“We hold regular meetings and daily huddles with the sales and warehouse teams, and our sales and customer care team can just walk out to the warehouse and talk directly with a team member if there’s a special request or query. The warehouse team puts in as much love and care for the end customer as our sales and customer care team.”
According to Leanne, co-location and integrated processes are one part of achieving speed – the other part is removing repetition and friction.
“Integrating our IT systems has also helped hugely in streamlining logistics, reducing administration time and improving delivery experience,” says Leanne. “This also helps us provide a seamless experience for our customers.”
Lola Australia also manages all its distribution from its head office in Subiaco, Western Australia.
“The USA market has grown significantly to the point where we are about to sign a lease for larger premises,” says Kylie.
But that tough decision about a third-party distributor still looms.
“We have commenced discussions about securing a distributor based in the USA but we have been reluctant to do this as we do like to receive the garments and pack and ship them ourselves so we can quality check thoroughly and pack them beautifully to fit with the Lola Australia branding. Sending stock direct from Australia can also be quicker as we can pick and pack at the warehouse, ship it with an express courier and it arrives in the USA store in four to five days.”
Mother’s Day means action stations
“The biggest challenge with peak buying periods like Mother’s Day is receiving a large volume of orders from the whole of Australia, in a very short period, that all need to be sent out the same week,” explains Leanne. “We manage our large volume of orders by ensuring that the regions with the longest delivery times, such as Tasmania, Far North Queensland, Western Australia and the Northern Territory are shipped out first. We also try to get these orders shipped out on a Friday, so they can travel over the weekend. We never want our customers to receive their orders after a special event like Mother’s Day.”
The biggest hurdle Lola Australia faces in terms of delivery timeframes is the delay of garments leaving overseas production warehouses.
“Weather, religious celebrations and now COVID can cause major delays with getting our products into Australia,” says Kylie. “So when the garments land, we have a small team who works at super-speed to open the boxes, sort the stock, quality control the stock, and then pick and pack and send it out to stores. We have a 24-hour turnaround and the pressure is on to ‘get it in’ then ‘get it out’. It’s a challenge but we enjoy seeing it all packed and ready to be sent at the end of the rush.”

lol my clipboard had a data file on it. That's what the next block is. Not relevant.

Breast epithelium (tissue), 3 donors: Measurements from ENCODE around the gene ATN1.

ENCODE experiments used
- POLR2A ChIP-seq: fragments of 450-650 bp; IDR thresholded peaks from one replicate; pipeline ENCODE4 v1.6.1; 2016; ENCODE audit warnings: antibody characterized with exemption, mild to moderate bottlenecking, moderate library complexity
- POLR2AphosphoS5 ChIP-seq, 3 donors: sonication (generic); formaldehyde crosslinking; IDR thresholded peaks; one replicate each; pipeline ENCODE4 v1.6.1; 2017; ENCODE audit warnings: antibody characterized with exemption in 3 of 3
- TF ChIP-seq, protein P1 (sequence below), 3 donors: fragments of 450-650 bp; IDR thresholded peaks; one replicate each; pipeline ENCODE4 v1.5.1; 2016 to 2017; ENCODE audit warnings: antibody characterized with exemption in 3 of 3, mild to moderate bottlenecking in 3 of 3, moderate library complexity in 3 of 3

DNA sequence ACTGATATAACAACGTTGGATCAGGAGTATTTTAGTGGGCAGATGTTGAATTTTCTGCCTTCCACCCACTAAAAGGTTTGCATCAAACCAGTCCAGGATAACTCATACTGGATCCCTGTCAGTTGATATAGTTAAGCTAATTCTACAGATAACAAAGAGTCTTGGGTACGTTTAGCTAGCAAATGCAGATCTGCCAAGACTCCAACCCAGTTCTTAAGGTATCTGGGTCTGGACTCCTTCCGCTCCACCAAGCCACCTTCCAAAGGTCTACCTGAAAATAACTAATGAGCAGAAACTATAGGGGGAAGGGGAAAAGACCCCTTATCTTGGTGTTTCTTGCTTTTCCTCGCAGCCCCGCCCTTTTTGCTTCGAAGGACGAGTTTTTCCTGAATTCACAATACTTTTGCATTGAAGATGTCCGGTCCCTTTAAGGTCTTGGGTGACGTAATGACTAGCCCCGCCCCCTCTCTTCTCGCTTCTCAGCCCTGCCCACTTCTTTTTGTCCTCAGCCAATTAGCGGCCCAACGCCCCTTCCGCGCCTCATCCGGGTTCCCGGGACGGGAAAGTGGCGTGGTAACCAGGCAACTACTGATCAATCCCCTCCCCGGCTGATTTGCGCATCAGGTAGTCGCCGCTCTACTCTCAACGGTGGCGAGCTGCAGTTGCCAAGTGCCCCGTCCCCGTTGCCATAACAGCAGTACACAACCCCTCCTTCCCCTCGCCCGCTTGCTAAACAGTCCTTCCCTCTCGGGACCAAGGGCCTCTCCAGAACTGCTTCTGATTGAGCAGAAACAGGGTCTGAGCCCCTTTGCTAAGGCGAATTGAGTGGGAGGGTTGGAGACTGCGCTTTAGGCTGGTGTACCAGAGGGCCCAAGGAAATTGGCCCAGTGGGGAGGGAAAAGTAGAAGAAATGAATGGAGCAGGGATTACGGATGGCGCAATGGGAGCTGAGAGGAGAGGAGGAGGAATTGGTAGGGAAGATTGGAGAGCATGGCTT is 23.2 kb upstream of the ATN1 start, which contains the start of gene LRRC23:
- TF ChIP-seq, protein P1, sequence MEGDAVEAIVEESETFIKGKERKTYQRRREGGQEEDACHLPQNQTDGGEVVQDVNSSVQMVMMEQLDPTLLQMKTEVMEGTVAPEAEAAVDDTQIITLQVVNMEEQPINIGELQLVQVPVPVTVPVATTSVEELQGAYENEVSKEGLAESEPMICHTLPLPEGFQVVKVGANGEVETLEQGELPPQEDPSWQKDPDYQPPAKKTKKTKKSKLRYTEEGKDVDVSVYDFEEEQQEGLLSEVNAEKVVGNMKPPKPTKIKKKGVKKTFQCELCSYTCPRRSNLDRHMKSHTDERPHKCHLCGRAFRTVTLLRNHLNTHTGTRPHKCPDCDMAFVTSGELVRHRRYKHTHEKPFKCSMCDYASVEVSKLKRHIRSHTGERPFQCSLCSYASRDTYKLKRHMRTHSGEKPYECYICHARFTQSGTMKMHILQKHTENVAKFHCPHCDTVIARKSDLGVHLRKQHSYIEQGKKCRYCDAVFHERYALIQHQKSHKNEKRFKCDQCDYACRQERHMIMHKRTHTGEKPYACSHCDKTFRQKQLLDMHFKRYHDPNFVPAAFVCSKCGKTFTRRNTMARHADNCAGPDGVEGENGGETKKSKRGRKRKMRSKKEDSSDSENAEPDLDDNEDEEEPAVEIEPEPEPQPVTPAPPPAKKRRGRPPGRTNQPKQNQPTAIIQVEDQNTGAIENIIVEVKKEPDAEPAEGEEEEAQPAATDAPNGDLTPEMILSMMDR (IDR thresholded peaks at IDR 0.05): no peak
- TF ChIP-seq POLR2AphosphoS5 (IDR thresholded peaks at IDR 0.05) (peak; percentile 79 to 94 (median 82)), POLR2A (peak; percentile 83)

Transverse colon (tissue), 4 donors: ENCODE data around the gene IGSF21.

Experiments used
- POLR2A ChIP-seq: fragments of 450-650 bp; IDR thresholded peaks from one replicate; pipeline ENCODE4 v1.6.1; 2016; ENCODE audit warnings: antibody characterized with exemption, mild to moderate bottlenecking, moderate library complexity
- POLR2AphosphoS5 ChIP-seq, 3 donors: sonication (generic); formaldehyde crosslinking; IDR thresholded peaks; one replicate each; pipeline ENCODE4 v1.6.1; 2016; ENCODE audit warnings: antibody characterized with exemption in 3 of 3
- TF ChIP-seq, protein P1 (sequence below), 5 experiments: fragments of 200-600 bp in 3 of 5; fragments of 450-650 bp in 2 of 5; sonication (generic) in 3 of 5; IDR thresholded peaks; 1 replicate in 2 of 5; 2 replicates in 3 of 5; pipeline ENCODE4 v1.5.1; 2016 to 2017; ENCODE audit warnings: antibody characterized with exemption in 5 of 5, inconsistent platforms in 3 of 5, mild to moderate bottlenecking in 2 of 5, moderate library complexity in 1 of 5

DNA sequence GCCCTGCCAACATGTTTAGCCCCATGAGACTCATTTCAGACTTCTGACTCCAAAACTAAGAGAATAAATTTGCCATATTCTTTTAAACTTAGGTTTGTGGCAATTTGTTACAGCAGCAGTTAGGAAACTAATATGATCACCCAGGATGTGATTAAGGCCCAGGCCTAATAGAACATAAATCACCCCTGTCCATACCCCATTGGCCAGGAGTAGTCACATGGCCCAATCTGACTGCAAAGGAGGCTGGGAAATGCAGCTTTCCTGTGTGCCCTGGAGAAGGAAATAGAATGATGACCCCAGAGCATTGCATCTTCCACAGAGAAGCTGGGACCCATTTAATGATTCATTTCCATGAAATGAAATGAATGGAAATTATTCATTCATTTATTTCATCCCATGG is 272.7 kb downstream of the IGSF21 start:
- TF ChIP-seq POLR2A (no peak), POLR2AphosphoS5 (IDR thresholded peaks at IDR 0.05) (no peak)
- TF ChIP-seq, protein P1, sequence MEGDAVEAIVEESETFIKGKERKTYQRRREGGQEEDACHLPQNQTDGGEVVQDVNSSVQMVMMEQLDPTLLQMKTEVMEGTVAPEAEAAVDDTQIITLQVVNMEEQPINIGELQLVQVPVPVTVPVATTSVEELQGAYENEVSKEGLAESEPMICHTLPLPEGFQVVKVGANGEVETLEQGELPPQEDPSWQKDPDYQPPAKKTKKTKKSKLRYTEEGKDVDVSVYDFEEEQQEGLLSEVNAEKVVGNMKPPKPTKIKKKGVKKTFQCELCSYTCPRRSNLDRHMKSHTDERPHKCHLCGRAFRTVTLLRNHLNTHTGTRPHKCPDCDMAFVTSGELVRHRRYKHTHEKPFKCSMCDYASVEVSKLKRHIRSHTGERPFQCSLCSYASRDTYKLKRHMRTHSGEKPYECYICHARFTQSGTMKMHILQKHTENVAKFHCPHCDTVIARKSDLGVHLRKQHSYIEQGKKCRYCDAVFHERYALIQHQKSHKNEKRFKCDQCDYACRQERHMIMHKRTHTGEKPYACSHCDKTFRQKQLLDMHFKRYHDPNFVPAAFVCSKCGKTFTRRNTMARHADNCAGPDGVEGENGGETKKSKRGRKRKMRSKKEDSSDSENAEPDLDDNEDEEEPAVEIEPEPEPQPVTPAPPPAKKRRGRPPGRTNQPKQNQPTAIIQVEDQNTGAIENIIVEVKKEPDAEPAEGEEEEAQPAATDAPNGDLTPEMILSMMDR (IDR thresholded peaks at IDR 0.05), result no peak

Communication around peak shopping days and order deadlines for delivery is critical.
“We communicate delivery deadlines with our customers via email and on our website, with deadlines broken down by state. We want to under-promise and over-deliver to ensure our customers receive their orders on time,” says Leanne.
“Any time we are running a promotion, we promote cut off times via email, on the website and across our socials to make sure customers get their order in time.” says Kylie.
Tracking is tops
“Tracking is so important,” says Kylie – and it’s so important that Lola has automated the process to ensure delivery timeframes and progress are transparent from the time an order is placed.
“Customers like the security of a tracking number emailed immediately. For online orders, we have recently integrated our shipping accounts into our online store so that shipping labels are automatically generated at time of receiving the order and an email is sent direct to the customer with tracking information. And for our wholesale clients in the USA, we manually email the customers a link to the courier tracking along with a copy of their invoice.”
Leanne agrees. “We send a link via Australia Post or StarTrack. It’s expected by customers so they can stay updated on the journey of their orders.”
“It’s an ever-changing situation,” says Kylie of the logistics around speedy delivery. “The expectations of delivery are fluid and we have to always keep in touch with our customers to keep on top of what they need and expect from us.”